You don't need to work on a per-character level here.


Where is "here"? This string is on a much larger scope than just holding text; before BasicString, I am using no string implementation, so this means that any functionality that I need will be necessary, even if it will only be an implementation detail hidden away from everyday use.

 

Instead you'd treat that as batched-up byte input to the string.


Which would make sense, if the code unit datatype was a byte. However, that is part of what I am implementing, so behind the scenes, this is what is being used. I've seen the source code for clang, and its routines for converting from one Unicode format to another are little more than efficiently converting from one format to a code point, and then from that code point to the other format, repeatedly in a loop. This is essentially what I am enabling, which has only a little more overhead if you stick to using iterators in the tight loop, because subscripting repeatedly means seeking through the string each time.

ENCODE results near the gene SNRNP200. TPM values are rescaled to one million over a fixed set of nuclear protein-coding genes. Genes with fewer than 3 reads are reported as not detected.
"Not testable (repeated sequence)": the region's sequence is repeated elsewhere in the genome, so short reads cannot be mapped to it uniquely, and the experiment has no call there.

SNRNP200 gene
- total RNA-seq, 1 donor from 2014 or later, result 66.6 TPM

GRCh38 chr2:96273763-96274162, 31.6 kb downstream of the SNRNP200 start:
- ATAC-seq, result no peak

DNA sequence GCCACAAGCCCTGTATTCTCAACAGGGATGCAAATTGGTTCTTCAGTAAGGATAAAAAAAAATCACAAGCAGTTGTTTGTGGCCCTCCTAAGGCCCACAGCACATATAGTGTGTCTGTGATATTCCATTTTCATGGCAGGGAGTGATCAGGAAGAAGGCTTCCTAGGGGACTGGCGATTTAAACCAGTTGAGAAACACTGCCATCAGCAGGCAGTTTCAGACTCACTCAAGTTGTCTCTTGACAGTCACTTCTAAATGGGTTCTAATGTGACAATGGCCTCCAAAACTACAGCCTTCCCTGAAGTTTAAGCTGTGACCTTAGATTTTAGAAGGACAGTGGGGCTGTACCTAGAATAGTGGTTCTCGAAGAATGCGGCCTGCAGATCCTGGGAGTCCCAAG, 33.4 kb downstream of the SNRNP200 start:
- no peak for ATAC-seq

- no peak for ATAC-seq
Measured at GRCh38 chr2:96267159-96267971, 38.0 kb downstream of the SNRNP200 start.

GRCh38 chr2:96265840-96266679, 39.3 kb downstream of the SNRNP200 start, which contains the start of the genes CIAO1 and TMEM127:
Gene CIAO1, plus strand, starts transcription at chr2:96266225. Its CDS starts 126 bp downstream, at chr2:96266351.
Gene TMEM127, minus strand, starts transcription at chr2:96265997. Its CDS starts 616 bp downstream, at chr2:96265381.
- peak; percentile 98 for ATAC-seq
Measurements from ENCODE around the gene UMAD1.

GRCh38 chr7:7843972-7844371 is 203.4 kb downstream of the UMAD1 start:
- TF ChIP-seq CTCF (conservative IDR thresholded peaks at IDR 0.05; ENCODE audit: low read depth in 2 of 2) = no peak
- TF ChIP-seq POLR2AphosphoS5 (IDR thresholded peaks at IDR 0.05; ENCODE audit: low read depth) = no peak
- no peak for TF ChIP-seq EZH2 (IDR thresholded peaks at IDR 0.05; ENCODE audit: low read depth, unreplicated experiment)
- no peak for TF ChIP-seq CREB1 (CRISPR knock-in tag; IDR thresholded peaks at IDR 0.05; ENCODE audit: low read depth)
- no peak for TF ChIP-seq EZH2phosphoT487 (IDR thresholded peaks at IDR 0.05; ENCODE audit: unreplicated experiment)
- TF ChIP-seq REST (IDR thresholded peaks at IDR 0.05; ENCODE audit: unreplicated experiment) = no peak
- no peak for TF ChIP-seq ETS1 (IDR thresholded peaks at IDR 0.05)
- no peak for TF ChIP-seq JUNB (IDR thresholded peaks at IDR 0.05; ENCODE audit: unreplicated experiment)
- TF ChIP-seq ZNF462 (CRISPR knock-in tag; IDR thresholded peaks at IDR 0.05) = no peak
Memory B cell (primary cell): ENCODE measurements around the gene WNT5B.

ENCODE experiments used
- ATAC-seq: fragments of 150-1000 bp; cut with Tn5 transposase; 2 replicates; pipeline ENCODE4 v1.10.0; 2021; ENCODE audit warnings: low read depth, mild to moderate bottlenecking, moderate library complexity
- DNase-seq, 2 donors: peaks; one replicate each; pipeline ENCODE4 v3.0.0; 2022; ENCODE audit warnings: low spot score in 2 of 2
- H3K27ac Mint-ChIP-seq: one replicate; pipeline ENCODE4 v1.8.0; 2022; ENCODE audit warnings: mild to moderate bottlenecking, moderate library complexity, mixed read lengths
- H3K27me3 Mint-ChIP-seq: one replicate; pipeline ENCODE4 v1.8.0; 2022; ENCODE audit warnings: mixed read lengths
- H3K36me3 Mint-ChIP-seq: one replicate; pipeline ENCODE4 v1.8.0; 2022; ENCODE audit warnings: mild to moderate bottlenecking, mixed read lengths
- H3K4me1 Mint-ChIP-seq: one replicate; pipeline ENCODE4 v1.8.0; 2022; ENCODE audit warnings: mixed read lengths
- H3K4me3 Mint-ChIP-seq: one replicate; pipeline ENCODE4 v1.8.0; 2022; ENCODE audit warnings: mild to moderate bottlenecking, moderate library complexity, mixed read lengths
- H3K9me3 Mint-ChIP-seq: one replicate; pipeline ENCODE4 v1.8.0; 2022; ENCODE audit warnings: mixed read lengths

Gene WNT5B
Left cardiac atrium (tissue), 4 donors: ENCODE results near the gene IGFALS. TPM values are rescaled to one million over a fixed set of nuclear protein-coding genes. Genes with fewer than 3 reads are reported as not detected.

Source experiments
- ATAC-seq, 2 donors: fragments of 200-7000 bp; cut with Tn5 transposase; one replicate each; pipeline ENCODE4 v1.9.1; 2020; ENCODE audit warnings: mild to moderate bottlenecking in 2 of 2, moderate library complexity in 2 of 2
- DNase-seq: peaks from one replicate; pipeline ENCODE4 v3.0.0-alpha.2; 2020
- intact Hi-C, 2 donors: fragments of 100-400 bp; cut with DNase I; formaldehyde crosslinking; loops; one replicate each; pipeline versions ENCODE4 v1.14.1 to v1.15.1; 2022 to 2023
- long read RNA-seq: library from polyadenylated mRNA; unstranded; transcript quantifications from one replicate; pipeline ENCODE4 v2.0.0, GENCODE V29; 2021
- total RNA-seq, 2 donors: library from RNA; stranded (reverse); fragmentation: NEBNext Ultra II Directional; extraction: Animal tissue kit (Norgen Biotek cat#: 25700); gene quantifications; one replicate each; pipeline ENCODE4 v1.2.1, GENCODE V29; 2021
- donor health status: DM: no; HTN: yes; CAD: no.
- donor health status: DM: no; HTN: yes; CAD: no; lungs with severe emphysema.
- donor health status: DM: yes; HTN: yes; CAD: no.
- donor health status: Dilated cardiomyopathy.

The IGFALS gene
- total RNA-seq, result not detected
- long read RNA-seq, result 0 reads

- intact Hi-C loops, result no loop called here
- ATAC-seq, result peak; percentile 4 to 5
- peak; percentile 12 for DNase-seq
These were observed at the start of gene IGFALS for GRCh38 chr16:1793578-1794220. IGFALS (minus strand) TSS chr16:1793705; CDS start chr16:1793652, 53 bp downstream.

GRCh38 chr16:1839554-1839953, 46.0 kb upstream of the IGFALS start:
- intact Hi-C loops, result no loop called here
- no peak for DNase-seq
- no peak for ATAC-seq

In the absence of everything, nothing is redundant.

 

This is pretty standard in other languages:


The code snippets probably didn't come out as intended, but I know what you mean. However, I do agree that a lot of these things are best done in batches. However, none of these things exist yet in my library, until I finish the string class. :) No matter how high I get in my abstraction, at some point I need to implement the character to character functionality to implement the higher level details.

 

This is a bit out of my area of expertise unfortunately. Might be worth starting a new thread about that since we've probably scared everybody out of this one with boring details of surrogate pairs and code points! Can you use the string's own allocator as a default argument to the factory method, just as with the std::basic_string constructor?